Lesson 6: The Other Person in the Relationship is On My Team
“Our recognition that others are on our team allows us to receive from them. They can be the ones to save the day and help us. Other people have something to give us, just as we have something to give them. ” –Chuck Spezzano, PhD
Today, ask yourself if you act as if the people in relationship to you, especially closest to you are on your team? No. I don’t!
Do you realize that they are part of your movement forward in life, that they increase your ability to win? I think logically I do, but I don’t have this as a core belief.
Have you recognized that as they succeed, so will you? Sort of. I’m ashamed to say that I think a lot of the time I’m afraid I’ll be left behind.
Have you been treating them like strangers? I think so. I attribute that to them, of course– that they act like strangers, but I could be totally creating that in my own mind. Considering my answers to the previous questions, that likelihood is pretty high. If I see the slightest sign of withdrawal, defense, or shutting out from someone, I go into self-protection mode. I become timid, unsure, withholding. I start to see them as a stranger. It is the creepiest, most tense and uncomfortable feeling in the world.
Have you been acting as if they’ve been the enemy? Definitely.
Have you been fighting over who’s going to get their needs met first? Definitely. Major power struggle and adversity going on.
If they are losing or failing in some way, it isn’t by accident. You have been competing with them as if they are on the other team, to show them and the world that you are better. No good. I’m not proud of this. I think it’s really true. I think I am so focused on my fear of being left behind. It’s like I’m in some race to become a good and worthy and awesome person. It feels so small and petty when I think about it. It’s just another indication of the stock pile of secret negative beliefs I have about myself. If I truly believed that I was worthy and valuable and deserving, I would believe that of others and I would energetically be on board with everyone’s success. I wouldn’t be afraid of it. It would just be my truth. There is a real lack of confidence here. It’s funny, I actually had the thought recently, “well, when they’re ready to get on the playing field with me…bring all of themselves into the game…on the same team…” If I’m thinking it, then it must be within me. I think when I hear someone say things like “I need to do what works for me”, “I need to do what I need to do for myself”, etc… I start to feel so lonely and shut out and I leave the team energetically as a form of protection. It’s as if my mind says, “Oh I see where this is going, they’re looking out for themselves, I’d better start doing the same” and it’s just a downward spiral from there. But I don’t talk to them about it. I don’t treat it as a team situation. I don’t hear what they need as information to be incorporated in the play book. I hear it as, “they are leaving the team, they are looking out for themselves, they are not on my side”. What if there’s only one side and it’s neither “theirs” nor “mine”?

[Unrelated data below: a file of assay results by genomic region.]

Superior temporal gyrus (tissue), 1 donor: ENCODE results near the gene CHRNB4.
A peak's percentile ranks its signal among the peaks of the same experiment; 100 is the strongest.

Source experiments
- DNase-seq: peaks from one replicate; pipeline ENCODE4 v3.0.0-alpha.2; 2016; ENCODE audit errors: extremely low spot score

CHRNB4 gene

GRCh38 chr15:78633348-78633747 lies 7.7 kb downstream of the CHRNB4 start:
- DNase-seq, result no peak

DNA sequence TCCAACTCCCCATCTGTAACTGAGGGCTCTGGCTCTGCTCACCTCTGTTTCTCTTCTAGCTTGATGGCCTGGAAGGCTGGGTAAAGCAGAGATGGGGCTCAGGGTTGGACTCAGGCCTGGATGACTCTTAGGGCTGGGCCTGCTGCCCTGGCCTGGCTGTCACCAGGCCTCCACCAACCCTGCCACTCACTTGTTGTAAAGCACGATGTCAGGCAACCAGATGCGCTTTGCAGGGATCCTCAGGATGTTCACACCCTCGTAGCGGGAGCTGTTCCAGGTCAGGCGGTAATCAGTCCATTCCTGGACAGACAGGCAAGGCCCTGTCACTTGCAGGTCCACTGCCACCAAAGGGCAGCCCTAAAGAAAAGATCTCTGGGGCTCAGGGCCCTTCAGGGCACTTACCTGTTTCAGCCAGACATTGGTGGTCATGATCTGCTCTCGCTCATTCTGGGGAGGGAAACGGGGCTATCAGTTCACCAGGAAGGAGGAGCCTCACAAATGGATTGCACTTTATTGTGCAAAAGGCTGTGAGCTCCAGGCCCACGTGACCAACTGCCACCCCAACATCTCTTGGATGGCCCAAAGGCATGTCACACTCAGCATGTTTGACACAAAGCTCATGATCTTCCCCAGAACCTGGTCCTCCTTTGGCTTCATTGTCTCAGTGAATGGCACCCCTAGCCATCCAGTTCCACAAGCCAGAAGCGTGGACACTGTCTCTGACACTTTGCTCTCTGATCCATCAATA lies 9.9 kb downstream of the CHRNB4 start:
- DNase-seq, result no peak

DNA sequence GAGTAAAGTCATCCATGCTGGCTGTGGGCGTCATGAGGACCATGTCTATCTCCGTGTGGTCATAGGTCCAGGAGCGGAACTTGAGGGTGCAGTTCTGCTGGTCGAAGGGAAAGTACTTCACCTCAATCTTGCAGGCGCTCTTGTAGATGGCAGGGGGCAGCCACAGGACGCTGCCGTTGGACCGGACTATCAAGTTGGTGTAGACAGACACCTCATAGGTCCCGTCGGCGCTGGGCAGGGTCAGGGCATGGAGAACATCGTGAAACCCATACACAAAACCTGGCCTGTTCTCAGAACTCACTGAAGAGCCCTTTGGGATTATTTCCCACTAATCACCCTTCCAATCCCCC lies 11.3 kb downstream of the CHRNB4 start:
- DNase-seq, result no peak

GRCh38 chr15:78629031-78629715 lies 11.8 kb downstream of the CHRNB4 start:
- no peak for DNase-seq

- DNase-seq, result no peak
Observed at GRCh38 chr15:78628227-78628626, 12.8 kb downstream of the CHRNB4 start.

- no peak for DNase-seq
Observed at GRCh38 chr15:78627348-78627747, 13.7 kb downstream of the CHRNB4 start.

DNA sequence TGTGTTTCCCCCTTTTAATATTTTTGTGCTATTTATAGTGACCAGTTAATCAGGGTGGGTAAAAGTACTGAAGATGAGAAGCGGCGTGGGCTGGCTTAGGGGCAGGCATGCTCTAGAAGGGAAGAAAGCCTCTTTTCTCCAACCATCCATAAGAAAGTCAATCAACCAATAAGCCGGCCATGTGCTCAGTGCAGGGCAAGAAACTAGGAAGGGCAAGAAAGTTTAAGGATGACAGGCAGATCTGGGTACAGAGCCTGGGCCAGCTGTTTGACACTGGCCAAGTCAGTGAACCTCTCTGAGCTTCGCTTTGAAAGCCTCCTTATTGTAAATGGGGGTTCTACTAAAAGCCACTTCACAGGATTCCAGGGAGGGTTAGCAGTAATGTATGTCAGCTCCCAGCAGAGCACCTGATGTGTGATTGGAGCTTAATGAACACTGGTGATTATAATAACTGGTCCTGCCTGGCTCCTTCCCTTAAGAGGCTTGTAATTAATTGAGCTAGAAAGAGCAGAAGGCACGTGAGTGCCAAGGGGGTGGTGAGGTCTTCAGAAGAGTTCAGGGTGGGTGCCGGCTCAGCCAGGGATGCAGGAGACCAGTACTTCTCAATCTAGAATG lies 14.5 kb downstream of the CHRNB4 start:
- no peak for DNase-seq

Begin the morning by choosing someone who is close to you, either in your family or at work, and who, you have considered to be on the other team. For the rest of the day, act toward them as if they are on your team. Starting with your thinking, then with your feeling, then with your behavior.
This evening, choose somebody that you truly love, your partner or someone who is dear to you, and think of them as on your team, too. Their winning is your winning; their success is your success. Give them your support. Let your creativity emerge as you think of ways to support the persons dearest to you.
I’ll report back this evening after the day’s exercise…